First, and most importantly, I'm sure you've all heard about Travis's house burning down to the ground two nights ago. *shudder* Everyone is okay, but his house is not. Will you go here to lend a helping hand? Please?
I don't know why I'm doing this post this way, but it seems I am. It's a little crazy, I know. I'm way behind on getting out and about on the blogosphere (feeling sorry for myself since Glenn's gone for 3 months, the studio needed a bunch of last-minute work, plus my writing goals are a little time-consuming this year).
So I'm just responding to the last post's comments in a post. I thought it would be quicker, LOL. A new post to follow as soon as I get around to y'all's blogs! :-)
I'm with Janey and Erica on loving a noisy Christmas, with lots of children around. There's a magic to that. When my mother married into an Italian family, I was in heaven on holidays. (Even though I was the quiet one.)
The on-demand thing that Kristin talked about was exactly what I disliked. I do love the sound of all that paper-ripping, Robin B.! Something about it...
I love RJ Keller's way: big-ticket items are done as a family throughout the year, and Christmastime is the time for heartfelt, personal presents. That's beautiful, RJ.
We did it the way Freddie, Sarah's family and Kath's sweet daughter did it, except everyone opened on Christmas Eve, and only the women opened their presents. (I don't know why. The men got to open theirs in privacy, which was fascinating to me.)
Melanie mentioned the difference between Christmases alone and with family, and Robin sounds like she has a blast making the visiting rounds. I loved the sound of the doorbell during Christmas Eve parties! Christmastime with people around is definitely my favorite. When I was growing up, my dad had a group of friends that came over every Sunday and holidays. We had parties and stuff, it was noisy and great.
When I was in high school, I'd pop by my best friend's house, and they played BOARD GAMES, which I thought was the Coolest Thing in the Whole World. And then they're a freakin' four part choir (not kidding, total Von Trapp) and I'd play piano and they'd sing. Totally awesome.
Meljean made a great observation about the LOVE directed toward the game. I think she nailed exactly what bothered me the most. It was startling to me, I have to admit. I do love my Kindle, sort of, and it is the best present (thing-wise) I've ever gotten, but... I don't know. WriteNow loves her cutting board, LOL, but I bet she really loves the man who gave it to her more. ;-)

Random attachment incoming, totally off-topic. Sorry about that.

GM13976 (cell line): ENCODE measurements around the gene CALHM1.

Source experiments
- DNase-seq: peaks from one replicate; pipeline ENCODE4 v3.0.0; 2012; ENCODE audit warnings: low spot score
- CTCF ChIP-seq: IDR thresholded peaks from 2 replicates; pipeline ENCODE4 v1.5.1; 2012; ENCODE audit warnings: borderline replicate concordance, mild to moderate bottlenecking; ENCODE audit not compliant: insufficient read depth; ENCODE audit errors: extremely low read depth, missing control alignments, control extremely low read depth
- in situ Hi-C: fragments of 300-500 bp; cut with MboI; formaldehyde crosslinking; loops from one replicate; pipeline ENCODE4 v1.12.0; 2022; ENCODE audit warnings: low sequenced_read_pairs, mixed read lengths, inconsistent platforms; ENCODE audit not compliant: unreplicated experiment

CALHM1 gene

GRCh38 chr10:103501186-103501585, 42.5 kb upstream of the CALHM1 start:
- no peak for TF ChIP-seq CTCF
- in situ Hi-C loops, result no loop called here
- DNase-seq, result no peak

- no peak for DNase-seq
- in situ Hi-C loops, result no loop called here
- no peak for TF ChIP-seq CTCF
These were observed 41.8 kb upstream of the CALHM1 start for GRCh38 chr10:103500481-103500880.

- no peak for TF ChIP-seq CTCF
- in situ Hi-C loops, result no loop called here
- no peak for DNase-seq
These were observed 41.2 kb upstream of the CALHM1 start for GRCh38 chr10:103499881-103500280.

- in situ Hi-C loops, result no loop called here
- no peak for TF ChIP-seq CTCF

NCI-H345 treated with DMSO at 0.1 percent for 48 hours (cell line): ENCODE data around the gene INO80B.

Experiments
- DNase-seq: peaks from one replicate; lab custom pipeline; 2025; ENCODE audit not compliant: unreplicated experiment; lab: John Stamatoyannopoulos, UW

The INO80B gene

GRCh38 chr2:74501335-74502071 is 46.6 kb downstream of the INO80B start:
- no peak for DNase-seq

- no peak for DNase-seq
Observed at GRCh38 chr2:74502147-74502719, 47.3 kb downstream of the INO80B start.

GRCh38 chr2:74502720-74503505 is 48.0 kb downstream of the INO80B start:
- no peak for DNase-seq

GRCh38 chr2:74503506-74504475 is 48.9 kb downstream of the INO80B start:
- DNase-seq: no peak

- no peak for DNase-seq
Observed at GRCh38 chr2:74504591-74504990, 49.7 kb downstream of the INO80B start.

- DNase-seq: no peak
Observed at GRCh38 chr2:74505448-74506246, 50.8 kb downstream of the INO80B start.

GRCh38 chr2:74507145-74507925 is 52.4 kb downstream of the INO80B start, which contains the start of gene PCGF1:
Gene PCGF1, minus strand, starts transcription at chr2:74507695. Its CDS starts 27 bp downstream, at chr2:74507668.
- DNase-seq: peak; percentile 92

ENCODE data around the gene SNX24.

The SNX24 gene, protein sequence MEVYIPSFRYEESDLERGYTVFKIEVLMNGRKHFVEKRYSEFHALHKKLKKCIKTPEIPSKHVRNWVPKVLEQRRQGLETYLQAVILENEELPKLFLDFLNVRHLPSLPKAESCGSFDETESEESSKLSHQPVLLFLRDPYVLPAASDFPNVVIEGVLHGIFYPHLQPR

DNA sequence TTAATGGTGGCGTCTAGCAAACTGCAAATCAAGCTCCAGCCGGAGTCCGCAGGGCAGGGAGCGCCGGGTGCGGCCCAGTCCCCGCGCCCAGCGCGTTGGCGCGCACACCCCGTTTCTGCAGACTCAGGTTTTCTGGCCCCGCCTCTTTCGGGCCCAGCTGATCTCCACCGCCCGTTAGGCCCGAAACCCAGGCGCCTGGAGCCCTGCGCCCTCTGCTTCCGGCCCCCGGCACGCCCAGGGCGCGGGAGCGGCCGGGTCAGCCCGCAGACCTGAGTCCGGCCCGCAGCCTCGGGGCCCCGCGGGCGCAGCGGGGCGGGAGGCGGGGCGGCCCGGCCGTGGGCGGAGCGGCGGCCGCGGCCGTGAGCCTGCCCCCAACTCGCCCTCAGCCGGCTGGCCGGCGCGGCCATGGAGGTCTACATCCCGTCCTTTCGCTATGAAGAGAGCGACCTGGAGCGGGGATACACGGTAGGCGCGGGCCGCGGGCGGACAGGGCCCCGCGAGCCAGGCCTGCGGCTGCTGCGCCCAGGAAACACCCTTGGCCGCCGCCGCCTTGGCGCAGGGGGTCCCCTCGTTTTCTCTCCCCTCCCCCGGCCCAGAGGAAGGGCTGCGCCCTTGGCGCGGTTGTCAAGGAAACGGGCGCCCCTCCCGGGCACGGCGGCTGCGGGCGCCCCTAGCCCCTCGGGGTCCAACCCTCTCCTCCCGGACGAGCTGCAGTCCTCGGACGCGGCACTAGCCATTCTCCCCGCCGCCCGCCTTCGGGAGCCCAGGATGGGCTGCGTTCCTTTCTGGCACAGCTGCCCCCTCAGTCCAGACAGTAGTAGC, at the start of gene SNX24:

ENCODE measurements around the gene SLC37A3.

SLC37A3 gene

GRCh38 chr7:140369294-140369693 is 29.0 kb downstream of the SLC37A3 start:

I think that extreme love directed toward a pile of plastic and metal was exactly what icked me.
I agreed with Edie and Dube (and yes, that "kill" comment from the parent astonished me, too!), in that you could see some of them stop, pause, look at the camera and consider what to do, then continue with their freak-out. McKoala mentioned that she thought it was "pretty artificial and largely induced by adults who want to see appreciation."
Virginia and Charles brought up the commercialism of Christmas, and I think she's got a great point. I've been seeing a movement around the net (who knows if it will catch), of people getting rid of things and downsizing. I seem to have caught the same bug, LOL.
Barbara mentioned it, too: seeing as how the number one thing I wished I knew when I was twenty was that things limit your freedom, I'm not crazy about teaching kids that things is what it's all about. Stewart, you are so right: growing up, not ONE person ever told me that things limit your freedom. It's all buy this, buy that, and do you have a house yet? And Jill: yes, so funny! And true!
Colby, you crack me up!
Rick definitely wins the prize for providing the coolest Christmas for his son, ever: "I spent Christmas with the head of an authentic ninja clan a few years back, and talk about a fun Christmas!"
PS: You guys can totally tell me I'm crazy and should never do this again. I just thought what y'all said was so interesting!